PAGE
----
(They actually just hung up. This was seven months ago and the issue still isn’t fixed along with several others. Every time we open a ticket they call up to cancel it as opposed to fixing the problem. Sadly, we can’t just terminate the relationship.)

The Answer Is Always 42

, , , , | Working | June 25, 2017

(A little bit of backstory: I receive a phone from my parents for Christmas one year. As part of the gift, they agree to pay the contract for the first two years (the length of the contract), at which point it will be transferred to me. However, I go away to university in this time, so we set up with the company that I have the authorisation to speak on behalf of my father in case there are any issues while I am away from home.)

Me: “Hi, I’m having a problem with my account. It’s under [Father], but I should be on your system as having authorisation to speak on his behalf? My name is [My Name].”

Customer Service Rep: “Okay, yes, I see, ma’am. That is absolutely fine. We will require the answer to the account holder’s security question in order to continue, though.”

(I know the answers that my father would give to most standard security questions; however, since the account was set up in my absence, I don’t know which question he set.)

Me: “Okay, that should be fine. Can you tell me what the question is?”

Customer Service Rep: “No.”

Me: “…why not?”

Customer Service Rep: “You are not the account holder.”

Me: “But I have the authority to speak in his stead. You’ve already said that your system acknowledges that.”

Customer Service Rep: “I cannot divulge that information.”

Me: “But… look, it’s not as if I’m asking for a hint, or for you to tell me the answer. I’m asking for the question. That information is useless without the answer.”

Customer Service Rep: “I can’t tell you.”

Me: *giving up* “I’ll get in touch with my father and call you back.”

(He couldn’t remember which question he’d used either. Luckily, my mother could.)

Never A Fan Of People Who Like Walls (Of Text)

, , , , , | Learning | June 25, 2017

(I’m a girl and a senior. I’m taking a class with a professor I’ve had previously. I get put in a project group with three men who are juniors. We are getting ready for our final presentation when I discover that one of the men has altered our PowerPoint. He and I have butted heads all semester, as I know how the professor likes projects done, and he does not believe me.)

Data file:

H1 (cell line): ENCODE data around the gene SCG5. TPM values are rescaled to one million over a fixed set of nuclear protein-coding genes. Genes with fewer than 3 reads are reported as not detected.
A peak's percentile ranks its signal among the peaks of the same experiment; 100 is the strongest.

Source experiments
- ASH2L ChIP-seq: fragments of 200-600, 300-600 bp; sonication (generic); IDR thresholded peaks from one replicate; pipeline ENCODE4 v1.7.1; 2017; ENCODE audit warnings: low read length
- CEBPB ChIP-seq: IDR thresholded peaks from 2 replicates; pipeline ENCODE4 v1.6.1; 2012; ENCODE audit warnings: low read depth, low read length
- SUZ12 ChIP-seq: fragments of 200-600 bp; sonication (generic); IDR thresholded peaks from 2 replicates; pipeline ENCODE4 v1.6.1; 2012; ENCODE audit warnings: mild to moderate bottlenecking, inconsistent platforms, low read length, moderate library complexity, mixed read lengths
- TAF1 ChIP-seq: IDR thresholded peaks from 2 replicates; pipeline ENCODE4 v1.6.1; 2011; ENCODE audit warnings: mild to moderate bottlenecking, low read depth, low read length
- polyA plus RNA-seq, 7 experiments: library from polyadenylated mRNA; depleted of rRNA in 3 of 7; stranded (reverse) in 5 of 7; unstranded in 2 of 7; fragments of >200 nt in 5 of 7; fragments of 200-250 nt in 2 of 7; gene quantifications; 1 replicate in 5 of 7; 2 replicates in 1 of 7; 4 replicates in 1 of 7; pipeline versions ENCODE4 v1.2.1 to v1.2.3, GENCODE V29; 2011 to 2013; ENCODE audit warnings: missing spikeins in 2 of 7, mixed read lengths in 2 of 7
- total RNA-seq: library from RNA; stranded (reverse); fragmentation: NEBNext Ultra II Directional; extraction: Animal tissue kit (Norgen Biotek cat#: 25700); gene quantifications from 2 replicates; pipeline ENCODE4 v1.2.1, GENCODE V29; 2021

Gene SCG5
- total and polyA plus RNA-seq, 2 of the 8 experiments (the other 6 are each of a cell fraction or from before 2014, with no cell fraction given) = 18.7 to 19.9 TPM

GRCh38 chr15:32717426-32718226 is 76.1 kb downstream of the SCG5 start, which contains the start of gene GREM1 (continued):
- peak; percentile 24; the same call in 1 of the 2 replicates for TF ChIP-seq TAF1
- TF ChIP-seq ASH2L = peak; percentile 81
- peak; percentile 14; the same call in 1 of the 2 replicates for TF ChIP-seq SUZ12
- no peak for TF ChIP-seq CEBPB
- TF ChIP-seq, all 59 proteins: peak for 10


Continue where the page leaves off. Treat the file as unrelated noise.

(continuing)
Me: “[Classmate #1], did you mess with my slides?”

Classmate #1: “I didn’t like your slides, so I fixed them!”

(My slides were previously short bullet points. They are now a massive wall of text.)

Me: “Dude. Dr. [Professor] always says not to put a ton of text on our slides. He wants to us to tell him about our project. He doesn’t want to read a bunch of slides. The PowerPoint is there to enhance our parts, not take them over.”

Classmate #1: “You keep saying that, but I don’t think you’re right!”

Me: “I’ve had Dr. [Professor] for two other classes, and that’s always what he says. And he means it!”

Classmate #2: “HEY! You edited my slides, too!”

Classmate #1: “Yours didn’t have enough text either! Just those graphs!”

Classmate #2: “[My Name] has had Dr. [Professor] multiple times, so we should listen to her.”

Classmate #1: “FINE. I’ll put them all back the way they were, but I’m leaving all the text on mine. I know what I’m doing. All my past professors love the level of detail in my presentations!”

Me: “Whatever, [Classmate #1]. But make sure you tell him that you did your own slides.”

Classmate #1: “Of course I will!” *smirks*

(A couple days later, we’ve just finished our presentation, and are waiting on feedback.)

Professor: “[My Name], nice job on the intro and setup of your group’s findings. You always do very well at that. [Classmates #2 and 3], the graphs and charts were a great touch, and really added value to the presentation. [Classmate #1], I sense your enthusiasm, and your research was great, but your slides were a wall of text. Nobody wants to sit there and read slides.”

Classmate #1: “But—”

Professor: “Overall, very well researched and thought out. Nice job!”

Classmate #1: *turns to me as we’re walking to our seats* “You should’ve warned me!”

Me: “I DID, several times! You didn’t listen! Just like you haven’t listened the whole semester!”

(I heard the professor snort and start chuckling. Classmate #1 stomped back to his seat.)